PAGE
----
Dec 3, 2009

Not everyone needs to know my life story, but I tell them anyways!

Of all the lines I have difficulty drawing, by far the worst is knowing where to draw the line on disclosing personal information to people. You know that person that's always telling you way more than you wanted to know? That's me. My pie hole is constantly flapping. I usually end up sharing far more information with others than I intend to, and frequently leave conversations with people I barley know with my hand firmly slapping my forehead thinking "why did I tell them THAT?!". Sometimes it's irrelevant information, like how no matter what I do I can't seem to enjoy the taste of grapefruit, which is unfortunate because my fruit cup came with 2 pieces in it which ruined the flavour of the whole thing. Other times the information I share is not so irrelevant, like how much money I make illustrating a book. I was taught that it is inappropriate to talk about one's finances, or ask about anyone else's. The ease with which I open up to people about my life leaves me wondering if I'm repeatedly crossing a line that I can't see.

The problem gets even more complicated when you throw more standards into the mix. I have a number of business contacts who I deal with on a regular basis. Not only do I have to try to be appropriate on a personal level, but now I have to learn how to be appropriate on a professional level as well, which is even more formal than personal. Here's where my life turns into a swirling pit of confusion: I have a really friend-like relationship with one of my editors. When I go home to Newfoundland, I visit her on "business" but always stay and talk to her for an hour or two about other things. We shoot the shit. We canoodle. In this circumstance, all my rules are thrown out the window, and my yapping maw runs on its own.

Here's an example of a confusing event. I recently had to ask for time off from one of the series of kids books I illustrate. I need to put more time into my business, I want to develop and produce a line of accessories, and I'm trying to save for a house. What it all comes down to is that I need more time and money, and the books are stripping me of both those things. When I do a book, I basically work for free, living well below the Canadian poverty line for 3 to 5 months, and collect nickles and dimes a year later. I can tell this to my close friends, but it's not cool to whine about money to your professional contacts! But, I did have to give her a reason for needing more time, and that reason is money. It was really difficult trying to find a tactful way to say "I can't work for you because I'm poor".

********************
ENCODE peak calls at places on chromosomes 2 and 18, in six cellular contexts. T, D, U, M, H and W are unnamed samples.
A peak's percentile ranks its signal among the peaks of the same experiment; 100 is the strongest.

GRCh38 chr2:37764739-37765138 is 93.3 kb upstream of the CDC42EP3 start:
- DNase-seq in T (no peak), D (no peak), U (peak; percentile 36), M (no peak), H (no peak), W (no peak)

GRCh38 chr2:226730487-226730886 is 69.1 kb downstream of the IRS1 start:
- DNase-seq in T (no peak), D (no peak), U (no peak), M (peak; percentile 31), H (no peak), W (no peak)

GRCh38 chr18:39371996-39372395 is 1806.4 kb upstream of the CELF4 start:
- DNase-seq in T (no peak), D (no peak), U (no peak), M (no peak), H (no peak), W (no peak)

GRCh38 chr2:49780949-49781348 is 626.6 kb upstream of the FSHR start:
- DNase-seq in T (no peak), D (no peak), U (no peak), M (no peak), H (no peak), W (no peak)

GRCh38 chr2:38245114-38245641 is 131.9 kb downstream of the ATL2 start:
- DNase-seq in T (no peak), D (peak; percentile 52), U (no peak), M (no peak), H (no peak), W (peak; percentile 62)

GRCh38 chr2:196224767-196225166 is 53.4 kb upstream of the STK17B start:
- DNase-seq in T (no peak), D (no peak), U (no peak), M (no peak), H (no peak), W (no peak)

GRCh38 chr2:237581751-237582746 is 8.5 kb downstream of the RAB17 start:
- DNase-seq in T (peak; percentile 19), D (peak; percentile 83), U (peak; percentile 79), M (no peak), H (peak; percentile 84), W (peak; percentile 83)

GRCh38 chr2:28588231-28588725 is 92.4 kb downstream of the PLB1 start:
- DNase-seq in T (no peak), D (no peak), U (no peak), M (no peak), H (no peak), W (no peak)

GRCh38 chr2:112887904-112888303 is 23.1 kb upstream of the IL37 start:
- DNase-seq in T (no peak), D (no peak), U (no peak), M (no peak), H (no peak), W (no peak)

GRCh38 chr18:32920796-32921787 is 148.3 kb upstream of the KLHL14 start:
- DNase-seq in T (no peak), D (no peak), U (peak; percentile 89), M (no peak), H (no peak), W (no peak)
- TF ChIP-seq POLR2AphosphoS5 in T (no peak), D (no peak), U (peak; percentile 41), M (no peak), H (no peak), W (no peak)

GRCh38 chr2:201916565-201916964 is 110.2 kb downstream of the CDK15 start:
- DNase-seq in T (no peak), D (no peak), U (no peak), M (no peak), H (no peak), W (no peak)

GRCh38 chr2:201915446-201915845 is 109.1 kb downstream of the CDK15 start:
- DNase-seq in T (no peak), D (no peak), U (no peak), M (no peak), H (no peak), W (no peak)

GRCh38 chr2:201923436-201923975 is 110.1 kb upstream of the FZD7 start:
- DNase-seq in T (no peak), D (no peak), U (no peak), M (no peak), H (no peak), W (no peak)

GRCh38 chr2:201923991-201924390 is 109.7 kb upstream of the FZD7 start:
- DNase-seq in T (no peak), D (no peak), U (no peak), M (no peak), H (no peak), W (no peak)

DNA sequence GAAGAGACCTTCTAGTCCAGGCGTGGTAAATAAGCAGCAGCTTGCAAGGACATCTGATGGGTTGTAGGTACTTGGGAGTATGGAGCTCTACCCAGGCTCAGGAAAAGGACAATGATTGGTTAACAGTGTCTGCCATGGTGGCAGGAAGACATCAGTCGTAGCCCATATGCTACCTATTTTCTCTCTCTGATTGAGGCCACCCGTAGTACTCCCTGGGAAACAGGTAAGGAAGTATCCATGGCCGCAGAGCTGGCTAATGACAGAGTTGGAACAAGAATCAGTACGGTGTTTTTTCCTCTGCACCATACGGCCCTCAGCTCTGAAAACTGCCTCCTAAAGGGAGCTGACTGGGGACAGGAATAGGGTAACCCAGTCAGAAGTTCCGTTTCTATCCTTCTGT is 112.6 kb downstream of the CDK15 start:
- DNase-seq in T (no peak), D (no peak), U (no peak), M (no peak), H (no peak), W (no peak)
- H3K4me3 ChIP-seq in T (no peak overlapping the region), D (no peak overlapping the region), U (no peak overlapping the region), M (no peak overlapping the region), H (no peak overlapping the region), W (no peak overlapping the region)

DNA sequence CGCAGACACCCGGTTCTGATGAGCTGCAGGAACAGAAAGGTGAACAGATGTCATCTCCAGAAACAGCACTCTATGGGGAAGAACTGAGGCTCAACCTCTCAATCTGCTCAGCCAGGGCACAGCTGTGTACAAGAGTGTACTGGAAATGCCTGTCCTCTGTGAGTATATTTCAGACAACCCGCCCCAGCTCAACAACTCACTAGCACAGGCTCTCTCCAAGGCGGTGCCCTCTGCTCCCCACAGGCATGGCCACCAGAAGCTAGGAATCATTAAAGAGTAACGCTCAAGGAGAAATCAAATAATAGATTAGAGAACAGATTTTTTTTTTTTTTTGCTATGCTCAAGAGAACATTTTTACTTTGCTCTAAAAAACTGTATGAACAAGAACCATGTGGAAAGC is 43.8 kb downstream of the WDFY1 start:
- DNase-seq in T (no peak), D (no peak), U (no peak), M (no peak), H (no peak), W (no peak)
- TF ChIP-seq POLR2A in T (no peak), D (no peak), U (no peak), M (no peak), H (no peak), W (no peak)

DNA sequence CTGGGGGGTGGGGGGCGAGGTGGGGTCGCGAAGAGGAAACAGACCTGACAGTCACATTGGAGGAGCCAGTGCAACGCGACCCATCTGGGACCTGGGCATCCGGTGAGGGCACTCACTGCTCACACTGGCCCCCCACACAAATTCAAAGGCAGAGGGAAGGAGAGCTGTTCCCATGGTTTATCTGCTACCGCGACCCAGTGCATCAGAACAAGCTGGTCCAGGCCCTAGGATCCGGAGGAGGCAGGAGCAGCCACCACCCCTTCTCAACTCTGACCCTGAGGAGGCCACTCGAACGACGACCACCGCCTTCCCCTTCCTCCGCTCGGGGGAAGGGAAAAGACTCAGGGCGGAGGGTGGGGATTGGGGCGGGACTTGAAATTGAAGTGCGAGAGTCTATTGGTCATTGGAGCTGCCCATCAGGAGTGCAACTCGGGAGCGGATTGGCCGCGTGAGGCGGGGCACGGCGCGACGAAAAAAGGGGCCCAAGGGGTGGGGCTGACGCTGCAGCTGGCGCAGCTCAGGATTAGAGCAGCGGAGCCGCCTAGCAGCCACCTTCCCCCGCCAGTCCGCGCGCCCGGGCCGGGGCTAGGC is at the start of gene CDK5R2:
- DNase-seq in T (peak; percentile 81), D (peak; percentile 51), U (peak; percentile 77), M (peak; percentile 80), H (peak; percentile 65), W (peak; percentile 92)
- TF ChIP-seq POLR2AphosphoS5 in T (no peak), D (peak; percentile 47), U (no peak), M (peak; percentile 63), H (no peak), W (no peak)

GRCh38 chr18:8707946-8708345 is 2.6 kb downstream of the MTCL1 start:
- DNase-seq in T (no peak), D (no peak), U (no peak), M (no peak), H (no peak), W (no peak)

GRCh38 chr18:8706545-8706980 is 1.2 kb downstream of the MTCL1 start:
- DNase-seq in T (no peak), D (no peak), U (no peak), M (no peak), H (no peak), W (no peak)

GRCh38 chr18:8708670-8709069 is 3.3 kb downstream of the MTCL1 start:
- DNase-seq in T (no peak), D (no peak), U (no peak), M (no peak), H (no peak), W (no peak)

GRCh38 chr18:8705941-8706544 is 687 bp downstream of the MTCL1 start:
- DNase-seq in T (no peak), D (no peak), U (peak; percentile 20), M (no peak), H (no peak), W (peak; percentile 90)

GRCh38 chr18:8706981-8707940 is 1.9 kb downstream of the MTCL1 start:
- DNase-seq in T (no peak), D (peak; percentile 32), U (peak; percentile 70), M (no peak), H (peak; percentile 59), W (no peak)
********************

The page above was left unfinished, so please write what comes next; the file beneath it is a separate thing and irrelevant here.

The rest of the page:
My favorite book about freelancing, My So-Called Freelance Life, by Michelle Goodman, states that when dealing with a client, one should not divulge the the stupid banalities of one's life. If you need more time, say it, but don't go on and on about how your dog got sick, and you had insomnia for a week, and last night you had a bad dream, and then this morning you had diarrhea so you can't get the work done by Friday, and could you maybe pretty please have a little extension. At the very most, you could say "due to personal circumstances", or "family emergency". Such vagaries convey the sense of urgency, without making you seem like an amateur hack job who sucks at making up excuses and at life as well.

Being perceived as a professional isn't just about how efficiently you perform the task assigned to you, but also on your attitude and the manner in which you present yourself. It is hard to keep all this in mind when you aren't sure whether you're talking to a friend or a business contact, but perhaps it's best to err on the side of caution and talk about your gastric emergencies with your mom instead. As for my dealings with my editors, I'll just try to keep the business emails businessy, and the personal less about diarrhea and my taste preferences regarding citrus fruit.